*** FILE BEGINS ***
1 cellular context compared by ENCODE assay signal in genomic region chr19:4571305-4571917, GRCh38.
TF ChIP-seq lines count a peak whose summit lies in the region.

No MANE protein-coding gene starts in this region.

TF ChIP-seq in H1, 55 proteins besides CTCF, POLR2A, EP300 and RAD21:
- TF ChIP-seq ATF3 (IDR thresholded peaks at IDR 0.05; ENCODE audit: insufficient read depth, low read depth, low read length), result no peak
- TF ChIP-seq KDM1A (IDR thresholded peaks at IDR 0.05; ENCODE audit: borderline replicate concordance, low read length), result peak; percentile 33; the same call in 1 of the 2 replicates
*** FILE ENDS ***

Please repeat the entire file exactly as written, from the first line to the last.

1 cellular context compared by ENCODE assay signal in genomic region chr19:4571305-4571917, GRCh38.
TF ChIP-seq lines count a peak whose summit lies in the region.

No MANE protein-coding gene starts in this region.

TF ChIP-seq in H1, 55 proteins besides CTCF, POLR2A, EP300 and RAD21:
- TF ChIP-seq ATF3 (IDR thresholded peaks at IDR 0.05; ENCODE audit: insufficient read depth, low read depth, low read length), result no peak
- TF ChIP-seq KDM1A (IDR thresholded peaks at IDR 0.05; ENCODE audit: borderline replicate concordance, low read length), result peak; percentile 33; the same call in 1 of the 2 replicates